The Beatles: Love You To (1966)

 |   |  1 min read

The Beatles: Love You To (1966)

After having listened through to all George Harrison's solo albums and writing about them, one conclusion is paramount. That for all that his lyrics could sometimes be sermonising, trite, worthy or schoolteacherish, Harrison also wrote some very beautiful melodies.

This was an especially interesting development in his solo career because his earliest songs in the Beatles -- Don't Bother Me, I Need You, You Like Me Too Much and If I Needed Someone -- were so monochromatic and melodically narrow. Great songs, but written for the constraints of his limited vocal range.

Once he discovered Indian music in '65 he blossomed because here was a style in which the drone held down the core of the song. I guess someone somewhere has done Indo-versions of Don't Bother Me at al with tamboura and tabla. They would still make sense.

When Harrison brought his passion for all things Indian (mostly musical and philosophical) to the Beatles, he wrote some stunning pieces: notably Within You Without You, I Want to Tell You and The Inner Light.

But this piece -- which appeared on Revolver -- is a classic for another reason.

It is the first song in the Beatles' catalogue -- and argaubly the first in Western pop, even considering the Indian influences in Kinks' See My Friends and the Byrds' Eight Miles High -- which owes nothing to pop music traditions.

It is an Indian song in its structure and execution.

To call it a "Beatles' song" is perhaps as much a misnomer as saying the same of Yesterday, on which only McCartney played. The other Beatles' input here is negligable: McCartney on harmony vocals and Ringo banging the tambourine. Lennon absent.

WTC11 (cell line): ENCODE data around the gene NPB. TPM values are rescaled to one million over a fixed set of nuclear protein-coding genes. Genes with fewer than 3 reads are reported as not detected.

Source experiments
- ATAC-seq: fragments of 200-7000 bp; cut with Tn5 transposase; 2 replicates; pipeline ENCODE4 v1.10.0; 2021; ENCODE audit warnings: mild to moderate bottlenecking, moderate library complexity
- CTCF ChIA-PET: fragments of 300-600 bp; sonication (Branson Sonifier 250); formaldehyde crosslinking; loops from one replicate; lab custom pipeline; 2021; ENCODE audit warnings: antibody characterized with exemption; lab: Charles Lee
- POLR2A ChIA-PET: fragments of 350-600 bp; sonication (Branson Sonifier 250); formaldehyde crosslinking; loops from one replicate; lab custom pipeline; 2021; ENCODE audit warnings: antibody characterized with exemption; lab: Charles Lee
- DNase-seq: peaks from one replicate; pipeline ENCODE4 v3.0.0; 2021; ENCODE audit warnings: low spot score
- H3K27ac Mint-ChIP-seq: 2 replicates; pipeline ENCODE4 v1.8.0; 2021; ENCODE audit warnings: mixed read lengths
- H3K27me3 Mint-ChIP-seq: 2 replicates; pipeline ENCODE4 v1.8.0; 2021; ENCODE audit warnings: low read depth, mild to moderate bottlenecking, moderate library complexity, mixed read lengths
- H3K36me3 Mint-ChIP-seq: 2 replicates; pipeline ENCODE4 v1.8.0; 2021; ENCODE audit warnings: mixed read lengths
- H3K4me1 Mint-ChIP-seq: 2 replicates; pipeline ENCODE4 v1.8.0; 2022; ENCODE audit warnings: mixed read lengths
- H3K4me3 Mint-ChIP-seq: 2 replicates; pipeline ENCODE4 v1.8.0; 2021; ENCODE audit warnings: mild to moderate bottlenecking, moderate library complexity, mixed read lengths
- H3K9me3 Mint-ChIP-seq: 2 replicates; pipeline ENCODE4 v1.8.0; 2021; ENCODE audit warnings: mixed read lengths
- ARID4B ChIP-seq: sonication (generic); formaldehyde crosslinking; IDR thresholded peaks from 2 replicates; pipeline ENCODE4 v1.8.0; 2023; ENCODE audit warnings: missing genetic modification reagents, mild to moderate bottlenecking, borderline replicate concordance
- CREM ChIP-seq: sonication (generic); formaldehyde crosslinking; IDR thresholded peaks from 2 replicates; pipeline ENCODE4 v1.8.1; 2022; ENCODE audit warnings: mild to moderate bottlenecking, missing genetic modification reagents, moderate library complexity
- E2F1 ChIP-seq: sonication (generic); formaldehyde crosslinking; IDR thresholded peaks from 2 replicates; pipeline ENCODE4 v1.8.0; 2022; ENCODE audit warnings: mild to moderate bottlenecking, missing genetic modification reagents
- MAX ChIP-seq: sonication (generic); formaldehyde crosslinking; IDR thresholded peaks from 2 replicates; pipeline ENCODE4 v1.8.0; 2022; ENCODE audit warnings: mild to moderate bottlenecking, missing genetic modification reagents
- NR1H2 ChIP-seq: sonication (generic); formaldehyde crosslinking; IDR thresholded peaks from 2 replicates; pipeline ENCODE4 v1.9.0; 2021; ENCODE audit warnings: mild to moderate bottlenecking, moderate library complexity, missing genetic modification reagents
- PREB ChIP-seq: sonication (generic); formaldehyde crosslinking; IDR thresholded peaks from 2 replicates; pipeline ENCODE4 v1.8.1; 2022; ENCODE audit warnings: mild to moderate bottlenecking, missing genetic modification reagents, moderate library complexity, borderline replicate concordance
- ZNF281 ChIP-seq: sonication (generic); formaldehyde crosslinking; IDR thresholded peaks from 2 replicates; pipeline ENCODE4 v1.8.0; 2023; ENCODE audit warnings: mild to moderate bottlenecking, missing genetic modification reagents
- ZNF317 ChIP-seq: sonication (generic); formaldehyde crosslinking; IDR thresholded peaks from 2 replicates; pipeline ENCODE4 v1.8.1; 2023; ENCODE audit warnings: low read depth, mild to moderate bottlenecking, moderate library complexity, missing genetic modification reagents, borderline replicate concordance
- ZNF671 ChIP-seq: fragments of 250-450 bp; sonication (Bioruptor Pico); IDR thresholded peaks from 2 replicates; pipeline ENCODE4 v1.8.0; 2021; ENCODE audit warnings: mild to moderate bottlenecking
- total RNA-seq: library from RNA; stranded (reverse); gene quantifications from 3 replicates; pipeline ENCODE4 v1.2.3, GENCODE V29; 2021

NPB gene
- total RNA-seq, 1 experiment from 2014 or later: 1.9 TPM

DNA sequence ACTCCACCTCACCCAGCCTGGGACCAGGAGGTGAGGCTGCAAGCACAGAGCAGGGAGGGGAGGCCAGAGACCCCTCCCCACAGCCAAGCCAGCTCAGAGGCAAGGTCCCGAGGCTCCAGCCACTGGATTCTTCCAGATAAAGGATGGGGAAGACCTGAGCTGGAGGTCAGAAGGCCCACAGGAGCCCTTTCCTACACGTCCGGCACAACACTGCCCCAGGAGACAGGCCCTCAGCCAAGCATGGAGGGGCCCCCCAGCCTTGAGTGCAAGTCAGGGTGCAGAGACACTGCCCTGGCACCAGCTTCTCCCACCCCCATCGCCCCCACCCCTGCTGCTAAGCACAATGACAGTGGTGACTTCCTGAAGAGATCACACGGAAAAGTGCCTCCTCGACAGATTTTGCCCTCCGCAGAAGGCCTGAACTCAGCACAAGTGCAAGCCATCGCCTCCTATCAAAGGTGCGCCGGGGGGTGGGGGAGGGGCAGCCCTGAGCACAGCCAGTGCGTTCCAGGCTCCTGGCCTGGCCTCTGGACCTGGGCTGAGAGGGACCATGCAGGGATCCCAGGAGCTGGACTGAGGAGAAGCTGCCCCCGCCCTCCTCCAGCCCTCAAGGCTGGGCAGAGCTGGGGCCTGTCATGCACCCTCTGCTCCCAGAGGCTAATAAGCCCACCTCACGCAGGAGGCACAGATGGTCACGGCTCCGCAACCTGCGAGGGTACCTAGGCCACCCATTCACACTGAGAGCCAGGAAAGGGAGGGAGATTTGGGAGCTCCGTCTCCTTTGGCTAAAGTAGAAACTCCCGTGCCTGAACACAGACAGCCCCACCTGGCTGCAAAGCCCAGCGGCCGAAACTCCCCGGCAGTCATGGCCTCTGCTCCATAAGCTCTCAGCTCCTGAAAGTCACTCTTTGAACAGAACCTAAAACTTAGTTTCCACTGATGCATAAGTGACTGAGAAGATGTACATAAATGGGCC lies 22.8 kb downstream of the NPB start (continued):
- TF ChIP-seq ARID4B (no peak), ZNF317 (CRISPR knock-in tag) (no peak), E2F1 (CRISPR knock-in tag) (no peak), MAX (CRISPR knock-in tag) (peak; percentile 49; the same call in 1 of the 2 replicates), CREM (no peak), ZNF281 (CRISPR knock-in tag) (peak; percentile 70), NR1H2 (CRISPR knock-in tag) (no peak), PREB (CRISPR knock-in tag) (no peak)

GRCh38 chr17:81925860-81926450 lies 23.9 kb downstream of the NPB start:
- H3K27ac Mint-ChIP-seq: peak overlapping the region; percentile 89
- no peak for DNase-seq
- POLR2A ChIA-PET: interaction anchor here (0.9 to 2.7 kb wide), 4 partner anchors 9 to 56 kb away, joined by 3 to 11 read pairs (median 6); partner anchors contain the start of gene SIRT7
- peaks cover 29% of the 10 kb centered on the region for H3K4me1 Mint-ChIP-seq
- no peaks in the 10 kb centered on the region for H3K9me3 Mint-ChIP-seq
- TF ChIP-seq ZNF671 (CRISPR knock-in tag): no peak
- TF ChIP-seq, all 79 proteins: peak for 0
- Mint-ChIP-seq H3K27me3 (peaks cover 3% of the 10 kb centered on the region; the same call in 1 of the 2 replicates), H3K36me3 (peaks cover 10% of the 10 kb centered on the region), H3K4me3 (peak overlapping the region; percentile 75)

Harrison hooked in members from the North London Asian Music Circle for the session who followed his instructions for this cryptically named piece.

A unique entry into the Beatles' catalogue, and in Western pop music.

For more unusual music or songs with a back-story see From the Vaults.

Share It

Your Comments

post a comment

More from this section   From the Vaults articles index

Phil Garland: Banks of the Waikato (recorded 1972)

Phil Garland: Banks of the Waikato (recorded 1972)

Some years ago we posted a song From the Vaults by the great New Zealand folklorist and singer Neil Colquhoun, a modest, quiet and slight man I had the pleasure of knowing when he taught music at... > Read more

Sonny Terry and Brownie McGhee: Screamin' and Cryin' Blues (1964)

Sonny Terry and Brownie McGhee: Screamin' and Cryin' Blues (1964)

Although this song didn't appear in wide circulation until the Terry/McGhee 1964 compilation Pawnshop Blues, it seems to date back to the Thirties. Blind Boy Fuller recorded a version late in that... > Read more

Elsewhere at Elsewhere

U2: Achtung Baby (1991); Zooropa (1993)

U2: Achtung Baby (1991); Zooropa (1993)

Bono from U2 tells a good story. In fact Bono has a lot of good stories but this one is revealing . . . It seems that backstage at some gig in the mid Eighties Bob Dylan was playing an acoustic... > Read more

GUEST MUSICIAN ADAM McGRATH OF THE EASTERN on what drives their new album, The Territory

GUEST MUSICIAN ADAM McGRATH OF THE EASTERN on what drives their new album, The Territory

It'd be good to know exactly where it's at. I mean the what it is, the what it was and what it shall be, are hard enough but the elusive “where it's at” creates all kinds of... > Read more